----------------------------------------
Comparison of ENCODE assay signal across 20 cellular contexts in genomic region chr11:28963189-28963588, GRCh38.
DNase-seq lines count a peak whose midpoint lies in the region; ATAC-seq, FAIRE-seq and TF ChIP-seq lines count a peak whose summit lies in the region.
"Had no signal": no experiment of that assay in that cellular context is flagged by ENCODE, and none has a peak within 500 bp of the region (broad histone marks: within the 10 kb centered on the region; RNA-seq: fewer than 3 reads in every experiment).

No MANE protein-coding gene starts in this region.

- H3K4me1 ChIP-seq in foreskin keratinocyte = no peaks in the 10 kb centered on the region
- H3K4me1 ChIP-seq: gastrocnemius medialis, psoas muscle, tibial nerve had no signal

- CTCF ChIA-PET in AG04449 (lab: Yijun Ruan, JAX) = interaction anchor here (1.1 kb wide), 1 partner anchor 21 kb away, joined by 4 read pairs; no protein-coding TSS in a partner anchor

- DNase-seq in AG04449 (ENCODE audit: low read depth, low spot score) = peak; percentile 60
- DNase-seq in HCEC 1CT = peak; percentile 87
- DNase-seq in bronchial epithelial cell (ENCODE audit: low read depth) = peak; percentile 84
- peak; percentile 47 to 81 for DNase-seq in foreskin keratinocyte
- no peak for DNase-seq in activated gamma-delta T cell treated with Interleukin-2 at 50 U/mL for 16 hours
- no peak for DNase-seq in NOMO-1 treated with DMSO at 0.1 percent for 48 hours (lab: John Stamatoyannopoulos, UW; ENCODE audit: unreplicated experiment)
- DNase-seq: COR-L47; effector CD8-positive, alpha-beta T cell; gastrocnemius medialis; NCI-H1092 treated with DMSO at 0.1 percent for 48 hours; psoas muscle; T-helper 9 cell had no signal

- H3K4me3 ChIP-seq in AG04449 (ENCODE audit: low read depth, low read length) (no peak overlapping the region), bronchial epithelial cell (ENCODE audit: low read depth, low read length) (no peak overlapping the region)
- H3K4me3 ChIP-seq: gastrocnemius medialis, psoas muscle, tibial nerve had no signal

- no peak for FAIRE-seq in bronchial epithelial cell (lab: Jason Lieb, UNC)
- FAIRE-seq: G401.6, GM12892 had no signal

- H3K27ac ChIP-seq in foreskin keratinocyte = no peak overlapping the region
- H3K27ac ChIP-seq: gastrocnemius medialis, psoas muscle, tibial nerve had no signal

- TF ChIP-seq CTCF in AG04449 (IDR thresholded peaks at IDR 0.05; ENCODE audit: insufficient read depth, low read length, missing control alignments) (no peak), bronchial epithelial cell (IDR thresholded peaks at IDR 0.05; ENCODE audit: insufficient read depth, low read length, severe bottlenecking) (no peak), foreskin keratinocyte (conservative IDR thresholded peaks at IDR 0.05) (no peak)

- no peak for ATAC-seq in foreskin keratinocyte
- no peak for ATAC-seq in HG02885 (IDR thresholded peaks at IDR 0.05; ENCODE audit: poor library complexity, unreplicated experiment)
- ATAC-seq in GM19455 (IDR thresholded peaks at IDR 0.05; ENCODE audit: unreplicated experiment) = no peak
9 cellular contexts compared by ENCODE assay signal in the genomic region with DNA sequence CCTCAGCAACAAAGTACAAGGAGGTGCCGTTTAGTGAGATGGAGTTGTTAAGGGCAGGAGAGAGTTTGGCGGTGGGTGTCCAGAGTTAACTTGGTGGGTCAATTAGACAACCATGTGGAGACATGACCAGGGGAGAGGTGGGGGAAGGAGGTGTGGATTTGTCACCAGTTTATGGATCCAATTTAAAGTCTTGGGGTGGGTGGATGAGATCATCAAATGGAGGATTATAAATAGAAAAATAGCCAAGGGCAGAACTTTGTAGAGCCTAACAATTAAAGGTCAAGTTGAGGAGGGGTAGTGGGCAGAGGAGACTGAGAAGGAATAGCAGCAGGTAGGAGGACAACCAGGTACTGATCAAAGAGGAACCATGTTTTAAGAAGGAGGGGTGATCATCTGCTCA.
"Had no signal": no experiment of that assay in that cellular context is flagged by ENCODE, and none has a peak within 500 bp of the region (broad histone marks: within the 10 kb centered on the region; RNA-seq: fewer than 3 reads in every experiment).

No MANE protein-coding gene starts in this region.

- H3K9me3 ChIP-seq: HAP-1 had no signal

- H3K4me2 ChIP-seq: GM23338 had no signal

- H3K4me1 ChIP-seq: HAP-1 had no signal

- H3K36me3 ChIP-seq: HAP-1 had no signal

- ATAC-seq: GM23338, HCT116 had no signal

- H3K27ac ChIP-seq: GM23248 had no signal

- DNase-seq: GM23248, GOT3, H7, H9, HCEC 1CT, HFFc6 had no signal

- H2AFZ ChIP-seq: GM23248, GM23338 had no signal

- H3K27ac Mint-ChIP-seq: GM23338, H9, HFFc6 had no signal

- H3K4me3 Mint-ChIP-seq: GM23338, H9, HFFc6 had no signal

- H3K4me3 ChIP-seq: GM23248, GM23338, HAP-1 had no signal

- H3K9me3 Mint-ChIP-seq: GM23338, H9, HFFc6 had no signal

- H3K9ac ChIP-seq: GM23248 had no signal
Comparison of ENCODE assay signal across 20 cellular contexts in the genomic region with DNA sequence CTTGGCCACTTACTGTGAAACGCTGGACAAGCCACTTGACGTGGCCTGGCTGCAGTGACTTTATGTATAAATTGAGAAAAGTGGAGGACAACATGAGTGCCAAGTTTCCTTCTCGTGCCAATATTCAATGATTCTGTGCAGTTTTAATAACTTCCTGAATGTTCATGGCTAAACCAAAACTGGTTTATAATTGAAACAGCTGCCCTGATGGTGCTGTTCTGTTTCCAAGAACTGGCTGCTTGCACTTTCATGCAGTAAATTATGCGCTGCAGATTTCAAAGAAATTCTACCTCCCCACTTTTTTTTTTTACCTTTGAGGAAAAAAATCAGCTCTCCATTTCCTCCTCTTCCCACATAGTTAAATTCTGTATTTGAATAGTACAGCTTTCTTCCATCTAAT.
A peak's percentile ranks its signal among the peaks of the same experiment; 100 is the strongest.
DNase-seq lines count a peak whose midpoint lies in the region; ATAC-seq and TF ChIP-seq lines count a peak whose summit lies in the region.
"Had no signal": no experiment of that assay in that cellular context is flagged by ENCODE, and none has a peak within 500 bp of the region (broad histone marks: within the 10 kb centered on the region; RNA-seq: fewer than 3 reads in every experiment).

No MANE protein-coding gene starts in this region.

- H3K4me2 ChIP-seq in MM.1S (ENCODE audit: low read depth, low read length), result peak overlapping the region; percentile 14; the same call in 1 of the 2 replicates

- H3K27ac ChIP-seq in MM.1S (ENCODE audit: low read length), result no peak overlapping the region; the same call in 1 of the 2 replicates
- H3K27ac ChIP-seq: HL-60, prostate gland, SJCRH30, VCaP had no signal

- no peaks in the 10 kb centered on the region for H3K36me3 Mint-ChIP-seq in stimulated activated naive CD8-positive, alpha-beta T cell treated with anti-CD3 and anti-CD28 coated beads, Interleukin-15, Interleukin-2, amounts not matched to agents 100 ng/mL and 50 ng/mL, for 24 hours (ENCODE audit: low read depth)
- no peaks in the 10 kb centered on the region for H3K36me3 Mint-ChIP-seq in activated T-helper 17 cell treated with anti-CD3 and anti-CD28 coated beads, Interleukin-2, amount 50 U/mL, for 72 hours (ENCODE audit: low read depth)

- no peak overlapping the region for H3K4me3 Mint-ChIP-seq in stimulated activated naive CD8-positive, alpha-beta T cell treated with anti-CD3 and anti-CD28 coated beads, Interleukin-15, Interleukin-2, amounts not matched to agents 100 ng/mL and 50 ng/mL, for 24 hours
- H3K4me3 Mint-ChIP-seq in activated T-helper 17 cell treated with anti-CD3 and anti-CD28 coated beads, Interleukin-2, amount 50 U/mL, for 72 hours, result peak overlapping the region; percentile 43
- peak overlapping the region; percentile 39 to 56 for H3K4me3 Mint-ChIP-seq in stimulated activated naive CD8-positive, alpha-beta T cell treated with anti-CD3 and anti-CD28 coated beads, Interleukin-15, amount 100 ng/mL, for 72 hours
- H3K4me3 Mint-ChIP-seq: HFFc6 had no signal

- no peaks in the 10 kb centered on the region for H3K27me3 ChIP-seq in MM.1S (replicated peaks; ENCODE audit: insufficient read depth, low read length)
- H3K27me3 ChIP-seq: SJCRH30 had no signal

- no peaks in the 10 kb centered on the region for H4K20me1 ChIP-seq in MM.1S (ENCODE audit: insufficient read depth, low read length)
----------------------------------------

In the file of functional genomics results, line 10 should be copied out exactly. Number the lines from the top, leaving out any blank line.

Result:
- DNase-seq in bronchial epithelial cell (ENCODE audit: low read depth) = peak; percentile 84